By contrast, those who have a history of falling out of the labor market altogether will come to feel greater anxiety when the jobs they finally find are repeatedly pulled out from under them, the authors theorized. Essentially, they become increasingly sensitive to the job loss experience, because they do not feel entirely confident that they will be able to overcome serial bouts of unemployment.
Neither gender nor age appeared to affect the findings. However, the researchers noted that those who had pulled in relatively big bucks when employed tended to experience significantly more distress during periods of time when they were unable to replace their lost income than did those whose prior take-home pay was relatively small.
Although the authors cautioned that their findings are not necessarily applicable outside the British context, they suggested that public policy makers should generally take note of how the loss of a job and the subsequent failure to find work might adversely affect mental health.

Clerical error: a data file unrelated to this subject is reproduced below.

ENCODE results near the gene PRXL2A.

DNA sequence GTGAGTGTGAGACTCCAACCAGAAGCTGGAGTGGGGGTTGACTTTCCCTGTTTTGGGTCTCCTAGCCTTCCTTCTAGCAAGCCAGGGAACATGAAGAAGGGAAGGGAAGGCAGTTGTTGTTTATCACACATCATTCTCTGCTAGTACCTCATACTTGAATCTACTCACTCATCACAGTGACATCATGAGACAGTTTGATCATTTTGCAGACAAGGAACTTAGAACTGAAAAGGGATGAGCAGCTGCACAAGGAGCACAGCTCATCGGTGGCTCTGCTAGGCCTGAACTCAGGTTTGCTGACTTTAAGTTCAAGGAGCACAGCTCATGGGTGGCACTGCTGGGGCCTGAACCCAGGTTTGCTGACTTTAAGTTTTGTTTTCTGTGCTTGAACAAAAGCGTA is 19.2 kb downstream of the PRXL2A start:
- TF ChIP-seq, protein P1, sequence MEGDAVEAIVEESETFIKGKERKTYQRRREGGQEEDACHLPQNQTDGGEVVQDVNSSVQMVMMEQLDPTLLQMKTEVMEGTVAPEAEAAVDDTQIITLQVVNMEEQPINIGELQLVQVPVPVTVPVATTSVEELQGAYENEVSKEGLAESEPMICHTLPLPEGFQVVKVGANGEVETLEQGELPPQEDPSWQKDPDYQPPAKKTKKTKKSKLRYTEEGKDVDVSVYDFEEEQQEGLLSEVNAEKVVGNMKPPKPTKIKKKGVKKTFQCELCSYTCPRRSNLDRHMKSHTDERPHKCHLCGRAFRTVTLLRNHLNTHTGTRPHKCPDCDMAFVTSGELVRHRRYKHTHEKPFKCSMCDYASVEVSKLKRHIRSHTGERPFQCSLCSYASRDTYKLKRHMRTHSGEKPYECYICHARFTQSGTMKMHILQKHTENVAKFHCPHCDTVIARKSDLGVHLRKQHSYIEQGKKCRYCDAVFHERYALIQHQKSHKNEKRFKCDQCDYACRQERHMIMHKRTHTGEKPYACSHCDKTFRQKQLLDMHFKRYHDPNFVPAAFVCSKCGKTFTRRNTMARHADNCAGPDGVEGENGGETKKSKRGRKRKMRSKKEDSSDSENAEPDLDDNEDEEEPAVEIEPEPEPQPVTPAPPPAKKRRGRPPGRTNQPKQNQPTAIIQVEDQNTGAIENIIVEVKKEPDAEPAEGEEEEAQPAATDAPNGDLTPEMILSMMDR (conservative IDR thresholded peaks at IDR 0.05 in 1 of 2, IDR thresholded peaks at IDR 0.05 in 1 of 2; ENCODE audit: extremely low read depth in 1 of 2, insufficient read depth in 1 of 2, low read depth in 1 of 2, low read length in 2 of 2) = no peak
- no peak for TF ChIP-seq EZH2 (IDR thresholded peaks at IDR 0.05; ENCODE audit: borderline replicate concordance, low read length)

"Government schemes aimed at increasing the number of people in work should be aware of the psychological harm to those who fail to find work," Booker advised. "Focus should also be on providing good quality long-term jobs rather than temporary or insecure employment."
Michael McKee, a psychologist and stress expert at the Center for Integrative Medicine at the Cleveland Clinic in Ohio, agreed that attention needs to paid to the body blow that job loss can inflict on any individual's sense of identity and self-respect.
"If you keep trying to find a job and don't," he noted, "or if you find a job and then lose it, and that pattern repeats and repeats, you not only lose identity, you lose income, the structure to your day, your sense of achievement, your friends from work, your other friends because you are embarrassed to be aroun
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